They fail to challenge the American idolization of work. So many of these discussions preserve the sacrosanct place of the career in American life, and this is perhaps one of the greatest impediments to actually achieving some sort of workable solution. I appreciate the women in Miller’s story who discovered—surprise, surprise—that jobs and careers are massively, massively overrated in American social life. But everyone in the story, including and especially their husbands, cares too much about work. As both Miller’s subjects and New York Times reporter Michael Winerip admit, being the stay-at-home parent is often lots more fun that schlepping to an office every day. Personally, I’d rather spend any day with kids than co-workers. If we could collectively admit that we often value and commit to work at a far deeper level than it deserves, maybe we wouldn’t be so neurotic about choosing arrangements that make sharing domestic life more natural: working from home, part-time jobs, freelance projects, and occasionally, a few years off when the kids need us most. The world really can wait.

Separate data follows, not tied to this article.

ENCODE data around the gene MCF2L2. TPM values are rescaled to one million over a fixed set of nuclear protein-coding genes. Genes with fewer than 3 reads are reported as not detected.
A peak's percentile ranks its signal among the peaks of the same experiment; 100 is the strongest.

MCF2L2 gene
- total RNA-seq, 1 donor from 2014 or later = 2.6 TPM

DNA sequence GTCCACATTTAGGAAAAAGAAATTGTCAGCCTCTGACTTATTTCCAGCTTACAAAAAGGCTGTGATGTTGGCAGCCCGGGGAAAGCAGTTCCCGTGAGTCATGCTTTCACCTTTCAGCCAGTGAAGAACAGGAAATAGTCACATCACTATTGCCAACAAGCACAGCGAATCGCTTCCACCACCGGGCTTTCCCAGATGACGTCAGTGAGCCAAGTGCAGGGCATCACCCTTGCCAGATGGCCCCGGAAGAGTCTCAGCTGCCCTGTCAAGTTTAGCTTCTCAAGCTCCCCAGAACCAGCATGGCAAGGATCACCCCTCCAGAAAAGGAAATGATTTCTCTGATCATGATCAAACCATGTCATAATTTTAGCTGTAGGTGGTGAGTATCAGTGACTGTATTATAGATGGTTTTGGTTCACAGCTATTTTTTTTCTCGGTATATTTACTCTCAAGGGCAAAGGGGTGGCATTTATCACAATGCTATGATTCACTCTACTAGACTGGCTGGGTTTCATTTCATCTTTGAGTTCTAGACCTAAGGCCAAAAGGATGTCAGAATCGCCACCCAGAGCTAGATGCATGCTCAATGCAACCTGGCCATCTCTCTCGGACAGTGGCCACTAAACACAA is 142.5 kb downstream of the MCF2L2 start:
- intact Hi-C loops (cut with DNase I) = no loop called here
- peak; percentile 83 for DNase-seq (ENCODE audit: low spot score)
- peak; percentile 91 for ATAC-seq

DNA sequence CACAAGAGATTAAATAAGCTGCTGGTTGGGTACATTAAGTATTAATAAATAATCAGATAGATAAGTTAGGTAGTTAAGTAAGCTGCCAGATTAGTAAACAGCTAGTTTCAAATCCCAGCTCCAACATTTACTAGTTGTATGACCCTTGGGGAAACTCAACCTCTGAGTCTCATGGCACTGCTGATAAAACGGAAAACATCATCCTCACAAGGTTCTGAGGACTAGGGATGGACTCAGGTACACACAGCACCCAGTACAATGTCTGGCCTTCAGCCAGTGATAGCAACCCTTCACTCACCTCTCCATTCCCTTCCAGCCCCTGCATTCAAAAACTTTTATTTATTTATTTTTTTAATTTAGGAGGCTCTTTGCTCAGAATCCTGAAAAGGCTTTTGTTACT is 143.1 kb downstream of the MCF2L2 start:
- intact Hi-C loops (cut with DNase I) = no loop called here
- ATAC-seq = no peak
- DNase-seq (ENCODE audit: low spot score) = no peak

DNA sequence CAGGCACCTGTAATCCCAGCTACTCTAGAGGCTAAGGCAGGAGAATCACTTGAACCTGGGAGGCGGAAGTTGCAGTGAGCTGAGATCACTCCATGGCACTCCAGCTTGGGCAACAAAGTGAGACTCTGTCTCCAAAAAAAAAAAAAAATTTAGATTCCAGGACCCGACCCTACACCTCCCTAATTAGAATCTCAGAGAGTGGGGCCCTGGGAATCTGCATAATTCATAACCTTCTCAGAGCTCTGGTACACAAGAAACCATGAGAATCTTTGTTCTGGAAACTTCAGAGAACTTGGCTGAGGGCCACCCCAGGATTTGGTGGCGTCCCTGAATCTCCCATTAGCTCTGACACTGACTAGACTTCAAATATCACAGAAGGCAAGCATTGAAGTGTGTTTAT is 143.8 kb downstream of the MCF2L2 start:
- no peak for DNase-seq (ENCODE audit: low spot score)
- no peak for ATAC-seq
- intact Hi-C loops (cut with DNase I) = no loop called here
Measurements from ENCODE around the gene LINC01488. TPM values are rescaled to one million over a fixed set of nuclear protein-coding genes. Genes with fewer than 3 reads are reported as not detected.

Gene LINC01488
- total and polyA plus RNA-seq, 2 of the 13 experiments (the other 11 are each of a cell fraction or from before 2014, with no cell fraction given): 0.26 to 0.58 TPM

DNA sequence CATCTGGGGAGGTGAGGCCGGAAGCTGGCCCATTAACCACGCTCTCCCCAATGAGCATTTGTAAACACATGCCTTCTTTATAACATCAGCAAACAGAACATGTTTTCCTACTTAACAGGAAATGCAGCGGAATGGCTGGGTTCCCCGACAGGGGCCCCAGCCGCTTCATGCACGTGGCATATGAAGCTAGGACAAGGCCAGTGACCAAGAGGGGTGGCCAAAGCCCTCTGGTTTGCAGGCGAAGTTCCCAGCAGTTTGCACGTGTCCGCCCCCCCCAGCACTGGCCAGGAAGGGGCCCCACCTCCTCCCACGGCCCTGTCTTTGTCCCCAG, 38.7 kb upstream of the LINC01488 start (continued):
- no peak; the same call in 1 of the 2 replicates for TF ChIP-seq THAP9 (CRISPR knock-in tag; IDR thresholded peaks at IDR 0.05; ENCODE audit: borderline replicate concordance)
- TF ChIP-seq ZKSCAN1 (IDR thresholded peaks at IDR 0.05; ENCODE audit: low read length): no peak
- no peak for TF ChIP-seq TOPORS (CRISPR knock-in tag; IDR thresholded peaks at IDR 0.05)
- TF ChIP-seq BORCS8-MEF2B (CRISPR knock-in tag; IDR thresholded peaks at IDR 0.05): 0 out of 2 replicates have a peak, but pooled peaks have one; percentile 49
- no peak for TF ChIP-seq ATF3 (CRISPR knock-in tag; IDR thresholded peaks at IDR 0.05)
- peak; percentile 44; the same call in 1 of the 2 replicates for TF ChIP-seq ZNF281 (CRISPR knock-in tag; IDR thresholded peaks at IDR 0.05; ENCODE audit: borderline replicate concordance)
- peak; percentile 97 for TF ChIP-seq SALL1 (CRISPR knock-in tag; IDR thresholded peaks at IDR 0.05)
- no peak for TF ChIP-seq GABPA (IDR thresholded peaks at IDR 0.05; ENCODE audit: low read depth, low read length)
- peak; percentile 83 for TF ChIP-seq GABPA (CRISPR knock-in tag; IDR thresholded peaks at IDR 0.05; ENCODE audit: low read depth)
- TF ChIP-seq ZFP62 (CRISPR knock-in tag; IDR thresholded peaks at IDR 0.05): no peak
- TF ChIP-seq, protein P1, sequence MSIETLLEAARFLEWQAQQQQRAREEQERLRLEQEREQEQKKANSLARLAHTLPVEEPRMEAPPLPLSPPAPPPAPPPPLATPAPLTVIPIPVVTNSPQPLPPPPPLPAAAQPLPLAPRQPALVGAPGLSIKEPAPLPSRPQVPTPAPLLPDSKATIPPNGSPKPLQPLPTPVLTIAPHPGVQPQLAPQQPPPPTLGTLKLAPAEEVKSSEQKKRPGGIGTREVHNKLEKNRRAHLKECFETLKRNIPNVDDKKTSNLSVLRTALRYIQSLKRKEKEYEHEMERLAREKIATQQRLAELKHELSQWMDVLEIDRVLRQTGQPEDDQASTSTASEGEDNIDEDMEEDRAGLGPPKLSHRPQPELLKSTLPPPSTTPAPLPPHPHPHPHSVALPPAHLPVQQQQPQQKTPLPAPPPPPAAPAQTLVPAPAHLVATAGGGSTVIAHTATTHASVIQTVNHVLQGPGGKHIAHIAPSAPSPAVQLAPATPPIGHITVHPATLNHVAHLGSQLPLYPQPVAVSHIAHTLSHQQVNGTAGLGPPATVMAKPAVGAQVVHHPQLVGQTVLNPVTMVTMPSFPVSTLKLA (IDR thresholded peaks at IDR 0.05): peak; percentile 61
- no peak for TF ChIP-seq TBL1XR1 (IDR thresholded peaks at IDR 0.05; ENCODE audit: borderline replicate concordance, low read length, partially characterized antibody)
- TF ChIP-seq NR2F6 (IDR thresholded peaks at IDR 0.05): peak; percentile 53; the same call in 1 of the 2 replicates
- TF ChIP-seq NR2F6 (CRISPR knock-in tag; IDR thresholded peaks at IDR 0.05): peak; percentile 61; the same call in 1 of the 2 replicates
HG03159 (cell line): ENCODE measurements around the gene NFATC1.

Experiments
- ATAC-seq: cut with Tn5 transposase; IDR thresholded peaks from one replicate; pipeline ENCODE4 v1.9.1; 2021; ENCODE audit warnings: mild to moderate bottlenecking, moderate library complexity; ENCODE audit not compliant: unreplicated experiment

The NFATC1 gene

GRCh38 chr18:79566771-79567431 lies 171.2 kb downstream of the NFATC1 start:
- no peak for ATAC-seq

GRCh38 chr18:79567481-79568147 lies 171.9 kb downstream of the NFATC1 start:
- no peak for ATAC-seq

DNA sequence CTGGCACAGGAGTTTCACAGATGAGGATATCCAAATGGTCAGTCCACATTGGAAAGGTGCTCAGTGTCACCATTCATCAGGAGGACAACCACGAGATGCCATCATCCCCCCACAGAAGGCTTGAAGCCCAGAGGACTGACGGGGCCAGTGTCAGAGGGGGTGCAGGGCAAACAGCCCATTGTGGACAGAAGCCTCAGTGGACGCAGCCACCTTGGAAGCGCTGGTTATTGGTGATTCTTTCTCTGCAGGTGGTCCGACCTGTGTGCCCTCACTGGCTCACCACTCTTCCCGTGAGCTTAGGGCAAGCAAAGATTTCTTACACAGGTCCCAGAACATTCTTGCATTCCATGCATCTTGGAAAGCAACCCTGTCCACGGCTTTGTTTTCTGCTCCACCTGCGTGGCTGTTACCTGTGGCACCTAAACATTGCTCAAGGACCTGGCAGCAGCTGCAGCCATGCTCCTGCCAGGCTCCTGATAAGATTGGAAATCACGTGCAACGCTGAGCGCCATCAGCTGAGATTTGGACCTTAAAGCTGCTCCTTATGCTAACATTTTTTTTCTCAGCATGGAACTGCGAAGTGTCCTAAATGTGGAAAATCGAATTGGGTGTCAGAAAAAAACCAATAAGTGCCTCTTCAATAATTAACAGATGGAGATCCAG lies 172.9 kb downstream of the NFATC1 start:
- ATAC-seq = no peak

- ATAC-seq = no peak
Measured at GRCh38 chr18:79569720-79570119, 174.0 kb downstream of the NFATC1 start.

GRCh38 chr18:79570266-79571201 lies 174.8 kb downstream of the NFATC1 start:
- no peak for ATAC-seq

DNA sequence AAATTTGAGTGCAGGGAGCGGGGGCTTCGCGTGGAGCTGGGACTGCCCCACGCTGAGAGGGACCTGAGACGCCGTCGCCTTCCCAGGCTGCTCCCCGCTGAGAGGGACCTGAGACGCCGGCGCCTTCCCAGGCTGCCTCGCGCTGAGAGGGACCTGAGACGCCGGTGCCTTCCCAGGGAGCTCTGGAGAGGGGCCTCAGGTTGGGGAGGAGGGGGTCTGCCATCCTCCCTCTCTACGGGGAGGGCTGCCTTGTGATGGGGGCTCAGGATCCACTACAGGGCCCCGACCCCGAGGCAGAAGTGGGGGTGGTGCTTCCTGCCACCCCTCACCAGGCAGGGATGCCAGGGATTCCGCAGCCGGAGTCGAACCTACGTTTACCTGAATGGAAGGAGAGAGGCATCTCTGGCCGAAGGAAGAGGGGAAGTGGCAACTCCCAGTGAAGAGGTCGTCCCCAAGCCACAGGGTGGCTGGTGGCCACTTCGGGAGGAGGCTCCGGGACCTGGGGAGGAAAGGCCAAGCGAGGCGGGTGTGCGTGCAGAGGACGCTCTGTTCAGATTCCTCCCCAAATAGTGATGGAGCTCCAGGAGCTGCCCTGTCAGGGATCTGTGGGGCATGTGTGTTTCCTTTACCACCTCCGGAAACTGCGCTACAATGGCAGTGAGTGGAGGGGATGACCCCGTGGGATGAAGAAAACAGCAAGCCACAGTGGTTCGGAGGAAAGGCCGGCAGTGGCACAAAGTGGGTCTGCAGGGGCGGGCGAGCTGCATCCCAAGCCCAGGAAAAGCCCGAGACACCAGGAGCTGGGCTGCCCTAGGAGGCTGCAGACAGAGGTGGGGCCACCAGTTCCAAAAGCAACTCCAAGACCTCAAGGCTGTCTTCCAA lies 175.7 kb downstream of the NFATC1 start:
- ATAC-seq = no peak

Update: Tracie Egan Morrissey and Jess Grose have solid takedowns of the Miller article and both agree with me that its “weird gender essentialism” is not only made-up bullshit but pretty insulting to men who are great with kids and housework.

Cutbacks or Hostile Media Effect?